Domestic Economy

Inflation Drops Further

Inflation Drops FurtherInflation Drops Further

The declining trend of Iran's inflation rate is continuing, as the central bank's contractionary monetary policies along with lower spending by the government take effect.

The consumer prices in urban areas rose 11.3% in the 1394 Iranian year (ended 19 March 2016), down 3.5 percentage points from the previous year's 14.8%, the latest report by the Statistical Center of Iran shows.

Inflation in Iran's rural areas was more subdued. Prices rose 10.6% in 1394 in rural Iran, declining from 13.7% in 1393, the report shows.

The government's efforts to get its finances in order and the Central Bank of Iran's tactics to increase lending, while avoiding money printing, have been instrumental in subsiding inflationary pressures. However, the ongoing slump in global commodity prices, coupled with recession in the Iranian economy, which have hammered consumer spending, are also at play.

Nevertheless, the administration of President Hassan Rouhani has successfully bucked the trend and curbed the rampant inflation it inherited from its predecessor. Inflation was climbing steeply before 1393. The CPI climbed from 21.5% in 1390 to 30.5% in 1391 and peaked in 1392 (the year ending March 20, 2014) at a mind-boggling 34.7%, CBI data show.

Poor economic policy, sanctions and currency devaluation have been cited as the reasons for the spike in inflation during those years by economists.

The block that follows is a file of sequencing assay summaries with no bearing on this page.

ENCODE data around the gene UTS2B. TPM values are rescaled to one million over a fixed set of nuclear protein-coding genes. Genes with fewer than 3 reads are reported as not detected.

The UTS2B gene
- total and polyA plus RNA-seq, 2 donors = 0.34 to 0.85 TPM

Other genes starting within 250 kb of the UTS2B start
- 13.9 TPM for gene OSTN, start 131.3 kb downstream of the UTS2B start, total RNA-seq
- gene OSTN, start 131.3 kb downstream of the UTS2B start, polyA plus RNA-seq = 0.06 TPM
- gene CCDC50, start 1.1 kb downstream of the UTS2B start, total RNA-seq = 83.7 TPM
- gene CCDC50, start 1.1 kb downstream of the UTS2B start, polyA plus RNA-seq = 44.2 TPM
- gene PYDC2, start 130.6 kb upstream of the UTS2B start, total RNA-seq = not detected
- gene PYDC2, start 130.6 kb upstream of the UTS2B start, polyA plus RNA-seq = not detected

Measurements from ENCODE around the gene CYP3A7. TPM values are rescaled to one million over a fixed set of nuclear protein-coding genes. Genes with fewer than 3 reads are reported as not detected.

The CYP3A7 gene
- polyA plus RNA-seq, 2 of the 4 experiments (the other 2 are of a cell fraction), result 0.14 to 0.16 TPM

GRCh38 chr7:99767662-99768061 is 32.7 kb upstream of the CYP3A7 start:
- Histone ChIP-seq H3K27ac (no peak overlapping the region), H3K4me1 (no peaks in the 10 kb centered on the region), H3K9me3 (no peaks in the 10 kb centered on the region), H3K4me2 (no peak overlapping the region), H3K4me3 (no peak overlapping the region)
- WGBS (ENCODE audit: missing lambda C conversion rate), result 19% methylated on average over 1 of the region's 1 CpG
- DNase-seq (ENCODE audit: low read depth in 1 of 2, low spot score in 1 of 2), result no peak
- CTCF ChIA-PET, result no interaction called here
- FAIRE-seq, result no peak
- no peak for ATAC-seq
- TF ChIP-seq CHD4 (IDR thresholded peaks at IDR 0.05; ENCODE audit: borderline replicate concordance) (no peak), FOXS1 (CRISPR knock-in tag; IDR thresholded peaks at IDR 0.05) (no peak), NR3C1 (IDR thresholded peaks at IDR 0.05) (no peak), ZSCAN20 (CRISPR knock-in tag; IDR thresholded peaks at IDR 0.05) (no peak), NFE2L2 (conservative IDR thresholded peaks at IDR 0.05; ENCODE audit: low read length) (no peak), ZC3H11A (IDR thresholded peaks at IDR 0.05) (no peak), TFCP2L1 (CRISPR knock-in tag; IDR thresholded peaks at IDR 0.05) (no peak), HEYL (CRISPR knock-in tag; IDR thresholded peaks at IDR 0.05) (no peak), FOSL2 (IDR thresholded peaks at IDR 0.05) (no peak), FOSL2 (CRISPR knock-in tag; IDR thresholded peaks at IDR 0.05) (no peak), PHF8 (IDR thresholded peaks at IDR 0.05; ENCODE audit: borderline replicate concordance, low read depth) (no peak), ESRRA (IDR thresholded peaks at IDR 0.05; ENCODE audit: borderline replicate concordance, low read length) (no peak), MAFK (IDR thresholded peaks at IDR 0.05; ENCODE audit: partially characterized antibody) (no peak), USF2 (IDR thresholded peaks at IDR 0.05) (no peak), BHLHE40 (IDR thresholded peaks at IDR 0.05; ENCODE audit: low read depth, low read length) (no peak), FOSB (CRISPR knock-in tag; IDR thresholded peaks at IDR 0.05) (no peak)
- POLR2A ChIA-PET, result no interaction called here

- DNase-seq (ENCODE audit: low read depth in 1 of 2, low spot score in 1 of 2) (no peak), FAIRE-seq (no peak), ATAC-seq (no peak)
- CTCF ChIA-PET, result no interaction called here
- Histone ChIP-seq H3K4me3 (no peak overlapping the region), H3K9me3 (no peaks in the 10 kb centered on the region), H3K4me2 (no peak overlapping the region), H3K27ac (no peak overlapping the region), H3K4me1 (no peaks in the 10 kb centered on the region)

Managing inflation has always been tough for Iranian governments and somewhat of an afterthought. Governments spent windfall oil revenues and loans from the central bank when that income fell short of covering their expenses.

The central bank's secondary role was to curb the inflation created by fiscal spending.

Inflation averaged 19.3% in the 40 years leading to the 1392 fiscal year. During that period, inflation dipped below 10% in only three years—the last time was 25 years ago. It exceeded 20% for 17 years out of 40.

CBI data also show that a dip in inflation below 10% has always been followed by a huge hike. This may be a telltale sign of things to come. However, Rouhani and his Economy Minister Ali Tayyebnia have vowed to bring it below 10% and keep it there.

The challenge here is that, as CBI chief, Valiollah Seif, put it, "inflation has reached structural levels" and further declines of inflation will be harder and slower. In other words, the government's fiscal spending model and money market regulations will need to go through a major overhaul.

This new year, the shifts in business and investment brought about by the lifting of sanctions against the Iranian economy will increase the inflow and outflow of money, affecting foreign exchange rates and, in turn, consumer prices.

Besides the Statistical Center of Iran, macroeconomic indices are also published by CBI, whose statistics differ from SCI's. For instance, the CBI reported an 11.9% inflation rate for the Iranian month of Esfand (ended March 19), whereas SCI put it at 11.3%. The central bank has yet to release its data for the last Iranian year.